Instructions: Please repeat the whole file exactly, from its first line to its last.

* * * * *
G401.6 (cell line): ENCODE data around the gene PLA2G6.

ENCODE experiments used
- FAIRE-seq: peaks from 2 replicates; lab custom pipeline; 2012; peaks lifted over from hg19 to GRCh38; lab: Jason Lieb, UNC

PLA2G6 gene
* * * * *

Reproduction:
G401.6 (cell line): ENCODE data around the gene PLA2G6.

ENCODE experiments used
- FAIRE-seq: peaks from 2 replicates; lab custom pipeline; 2012; peaks lifted over from hg19 to GRCh38; lab: Jason Lieb, UNC

PLA2G6 gene